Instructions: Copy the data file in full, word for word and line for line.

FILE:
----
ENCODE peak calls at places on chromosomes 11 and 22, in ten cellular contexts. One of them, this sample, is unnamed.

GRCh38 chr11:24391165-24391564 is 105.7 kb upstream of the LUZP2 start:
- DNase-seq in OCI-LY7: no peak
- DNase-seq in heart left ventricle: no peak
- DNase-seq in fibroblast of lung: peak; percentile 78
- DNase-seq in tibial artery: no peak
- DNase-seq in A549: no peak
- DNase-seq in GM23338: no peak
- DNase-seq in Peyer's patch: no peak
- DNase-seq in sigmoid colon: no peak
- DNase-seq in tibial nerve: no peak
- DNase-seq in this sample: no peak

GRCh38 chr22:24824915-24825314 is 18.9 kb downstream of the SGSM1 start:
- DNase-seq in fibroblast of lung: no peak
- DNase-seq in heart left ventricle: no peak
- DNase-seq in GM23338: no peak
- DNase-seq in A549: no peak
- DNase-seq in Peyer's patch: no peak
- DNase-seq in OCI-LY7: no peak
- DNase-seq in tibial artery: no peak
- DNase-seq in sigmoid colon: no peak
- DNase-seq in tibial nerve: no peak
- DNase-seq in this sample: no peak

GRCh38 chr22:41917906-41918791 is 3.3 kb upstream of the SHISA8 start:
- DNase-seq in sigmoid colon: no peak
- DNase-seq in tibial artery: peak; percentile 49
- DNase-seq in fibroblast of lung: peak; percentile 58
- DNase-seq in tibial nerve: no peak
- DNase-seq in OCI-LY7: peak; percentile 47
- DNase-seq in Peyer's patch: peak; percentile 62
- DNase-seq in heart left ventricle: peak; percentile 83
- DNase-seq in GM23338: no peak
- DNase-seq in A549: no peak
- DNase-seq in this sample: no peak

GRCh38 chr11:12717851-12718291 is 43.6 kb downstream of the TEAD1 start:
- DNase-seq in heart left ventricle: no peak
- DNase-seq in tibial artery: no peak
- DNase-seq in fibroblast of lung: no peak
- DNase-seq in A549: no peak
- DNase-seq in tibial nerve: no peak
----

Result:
ENCODE peak calls at places on chromosomes 11 and 22, in ten cellular contexts. One of them, this sample, is unnamed.

GRCh38 chr11:24391165-24391564 is 105.7 kb upstream of the LUZP2 start:
- DNase-seq in OCI-LY7: no peak
- DNase-seq in heart left ventricle: no peak
- DNase-seq in fibroblast of lung: peak; percentile 78
- DNase-seq in tibial artery: no peak
- DNase-seq in A549: no peak
- DNase-seq in GM23338: no peak
- DNase-seq in Peyer's patch: no peak
- DNase-seq in sigmoid colon: no peak
- DNase-seq in tibial nerve: no peak
- DNase-seq in this sample: no peak

GRCh38 chr22:24824915-24825314 is 18.9 kb downstream of the SGSM1 start:
- DNase-seq in fibroblast of lung: no peak
- DNase-seq in heart left ventricle: no peak
- DNase-seq in GM23338: no peak
- DNase-seq in A549: no peak
- DNase-seq in Peyer's patch: no peak
- DNase-seq in OCI-LY7: no peak
- DNase-seq in tibial artery: no peak
- DNase-seq in sigmoid colon: no peak
- DNase-seq in tibial nerve: no peak
- DNase-seq in this sample: no peak

GRCh38 chr22:41917906-41918791 is 3.3 kb upstream of the SHISA8 start:
- DNase-seq in sigmoid colon: no peak
- DNase-seq in tibial artery: peak; percentile 49
- DNase-seq in fibroblast of lung: peak; percentile 58
- DNase-seq in tibial nerve: no peak
- DNase-seq in OCI-LY7: peak; percentile 47
- DNase-seq in Peyer's patch: peak; percentile 62
- DNase-seq in heart left ventricle: peak; percentile 83
- DNase-seq in GM23338: no peak
- DNase-seq in A549: no peak
- DNase-seq in this sample: no peak

GRCh38 chr11:12717851-12718291 is 43.6 kb downstream of the TEAD1 start:
- DNase-seq in heart left ventricle: no peak
- DNase-seq in tibial artery: no peak
- DNase-seq in fibroblast of lung: no peak
- DNase-seq in A549: no peak
- DNase-seq in tibial nerve: no peak